18-year-old buck privates hopping on the plane first, and it just… It just pisses me off every time. (audience laughing) Navigating that kind of, you know, betwixt and between, is hard. The two things that I would offer just by way of personal perspective. One, I was at Dartmouth as a undergraduate in the peacetime ’90s. I don’t think it’s that we as a community thought
well of military service, or thought ill of military service. I just think we didn’t think about it. It wasn’t really on
the radar at that time. Bill Clinton was in the White House, and the tech economy was booming, and 9/11 was effectively unimaginable. And so, I joined a peacetime
military in the 1990s, and it was sort of a little bit of a lark. I didn’t want to… President Hanlon’s here,
which I really appreciate. Thank you. And something that I
think we’ve spent time on, I know we’ve done it as a board, and I know we’ve done it in
other parts of this community, but people come into Dartmouth, first-year students come into Dartmouth with a thousand interests, and too many of them leave on four tracks. There’s this funneling effect into investment banking,
and management consulting, and medical school, a law school. If you really want to do one
of those four things, great. More power to you. But if you’re just defaulting
to it because it’s easy then I think we need to combat that. So in the ’90s we just didn’t
think about military service. And so, I didn’t want to do
one of those four things. I frankly, probably,
wasn’t creative enough or bold enough to cut my
own path in some other way. And the military felt
like an interesting way to pursue some interests that I did have, like leadership, like the
outdoors, like athletics. I mean, it was a proxy for
all these other things. So I spent a couple of
years as an infantry officer in the pre-9/11 peacetime military. And then obviously it all changed, and had a very busy few years after that in the combat military before trying to reintegrate. I went to grad school and had a handful of
jobs after grad school. I think the… It’s easy to maybe, I don’t know, romanticize or pontificate about the value of a
liberal arts education even in a place like a
combat infantry unit. And most of the comparisons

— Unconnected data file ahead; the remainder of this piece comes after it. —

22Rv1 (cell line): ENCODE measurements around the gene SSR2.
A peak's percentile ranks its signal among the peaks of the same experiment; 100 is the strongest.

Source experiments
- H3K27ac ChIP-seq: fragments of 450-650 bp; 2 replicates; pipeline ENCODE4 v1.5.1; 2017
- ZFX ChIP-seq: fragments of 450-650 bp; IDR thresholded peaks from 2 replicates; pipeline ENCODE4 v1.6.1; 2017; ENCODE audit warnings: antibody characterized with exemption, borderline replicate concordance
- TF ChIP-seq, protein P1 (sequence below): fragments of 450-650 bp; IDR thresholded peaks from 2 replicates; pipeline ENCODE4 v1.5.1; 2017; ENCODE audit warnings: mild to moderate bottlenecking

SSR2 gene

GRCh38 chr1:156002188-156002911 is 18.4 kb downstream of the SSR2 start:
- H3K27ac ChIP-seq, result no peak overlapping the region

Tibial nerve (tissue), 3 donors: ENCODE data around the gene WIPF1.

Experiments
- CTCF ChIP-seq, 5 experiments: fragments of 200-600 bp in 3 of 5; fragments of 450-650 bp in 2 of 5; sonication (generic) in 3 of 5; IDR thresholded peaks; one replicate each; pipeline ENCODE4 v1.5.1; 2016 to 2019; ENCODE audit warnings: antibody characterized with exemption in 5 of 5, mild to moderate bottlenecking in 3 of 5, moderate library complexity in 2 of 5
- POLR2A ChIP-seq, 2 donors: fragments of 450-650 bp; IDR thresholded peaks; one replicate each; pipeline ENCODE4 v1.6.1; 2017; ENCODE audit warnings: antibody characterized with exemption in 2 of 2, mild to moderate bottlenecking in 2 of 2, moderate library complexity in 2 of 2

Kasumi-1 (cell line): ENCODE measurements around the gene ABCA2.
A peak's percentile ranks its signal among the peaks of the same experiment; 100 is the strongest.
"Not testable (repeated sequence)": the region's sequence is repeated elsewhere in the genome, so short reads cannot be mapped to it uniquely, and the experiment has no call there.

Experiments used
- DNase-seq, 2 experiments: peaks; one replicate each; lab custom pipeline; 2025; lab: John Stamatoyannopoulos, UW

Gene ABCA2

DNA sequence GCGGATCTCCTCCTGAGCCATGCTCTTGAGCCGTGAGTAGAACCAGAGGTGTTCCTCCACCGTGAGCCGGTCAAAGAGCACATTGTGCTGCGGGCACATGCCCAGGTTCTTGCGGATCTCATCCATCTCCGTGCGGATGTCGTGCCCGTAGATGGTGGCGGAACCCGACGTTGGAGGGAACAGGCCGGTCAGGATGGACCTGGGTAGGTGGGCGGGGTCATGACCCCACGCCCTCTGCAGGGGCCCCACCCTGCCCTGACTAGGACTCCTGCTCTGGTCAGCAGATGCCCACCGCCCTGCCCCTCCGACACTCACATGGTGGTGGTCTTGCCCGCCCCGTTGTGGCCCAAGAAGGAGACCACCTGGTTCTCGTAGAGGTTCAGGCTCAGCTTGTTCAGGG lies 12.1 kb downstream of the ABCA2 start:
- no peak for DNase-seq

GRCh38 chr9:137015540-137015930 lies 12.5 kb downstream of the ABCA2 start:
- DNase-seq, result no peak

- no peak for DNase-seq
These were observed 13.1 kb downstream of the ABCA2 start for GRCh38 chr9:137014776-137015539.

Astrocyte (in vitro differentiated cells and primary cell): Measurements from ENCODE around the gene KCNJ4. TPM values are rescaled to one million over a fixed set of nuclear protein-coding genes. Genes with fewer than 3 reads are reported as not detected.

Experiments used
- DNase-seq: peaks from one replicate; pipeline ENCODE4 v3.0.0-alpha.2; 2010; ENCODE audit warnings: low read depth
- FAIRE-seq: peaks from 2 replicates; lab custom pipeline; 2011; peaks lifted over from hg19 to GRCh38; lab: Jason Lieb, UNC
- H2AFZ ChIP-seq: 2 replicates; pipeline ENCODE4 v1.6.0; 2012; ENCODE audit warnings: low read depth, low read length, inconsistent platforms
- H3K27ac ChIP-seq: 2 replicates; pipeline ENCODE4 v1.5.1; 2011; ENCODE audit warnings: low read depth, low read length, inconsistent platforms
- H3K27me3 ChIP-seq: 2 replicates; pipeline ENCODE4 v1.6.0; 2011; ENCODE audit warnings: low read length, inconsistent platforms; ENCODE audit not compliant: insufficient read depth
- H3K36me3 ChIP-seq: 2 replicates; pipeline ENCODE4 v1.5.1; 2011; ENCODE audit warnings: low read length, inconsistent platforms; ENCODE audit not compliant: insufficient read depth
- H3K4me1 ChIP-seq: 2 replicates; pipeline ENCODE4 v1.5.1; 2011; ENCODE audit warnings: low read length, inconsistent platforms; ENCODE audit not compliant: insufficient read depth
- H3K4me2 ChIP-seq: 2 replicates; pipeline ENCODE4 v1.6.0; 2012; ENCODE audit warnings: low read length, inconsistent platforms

are maybe overdrawn. But I will say that a couple of things that
really seemed to matter. My Marines were always
hungry for information. It was sort of the adage that people will follow you
through the gates of hell if you tell them why. Being able to paint
some context for people in those very fluid, uncertain, fast moving and frightening
situations where you can say, “Hey, guys,
here’s some of the threads “behind what we’re doing, some of the why. “And I don’t have all the answers “but here’s just a little
bit more perspective “to help us all understand
what’s going on here.” I always found my Marines to be both grateful for that and
also really responsive to it. That’s maybe one argument in favor of having an officer corps that has places like
Dartmouth represented in it. The second thing that I wanted to say, just again by way of
conversation starter, was people ask me all the time in the course of my current job… I went to business
school after the Marines. People say, “What was
it about business school “that really equipped you for this, “for these kind of growth CEO roles?” And I kind of look at them blankly because maybe I was a bad
business school student, but I didn’t pick up very
much in business school. I got a little bit of a network but there are other ways to do that. I picked up a vocabulary but frankly could have
read that in a book. The thing I really got
from business school was when things in my business were cratering I never laid in bed at night
and looked at the ceiling and said, “If only I had an
MBA I would know what to do.” So I got that maybe, whatever
sense of self came from that. I think that building and
running a business, for me, takes me back to the things
you, that I learned, at least, as a junior officer in the Marines. The notion of galvanizing
a team to do something hard and then keeping your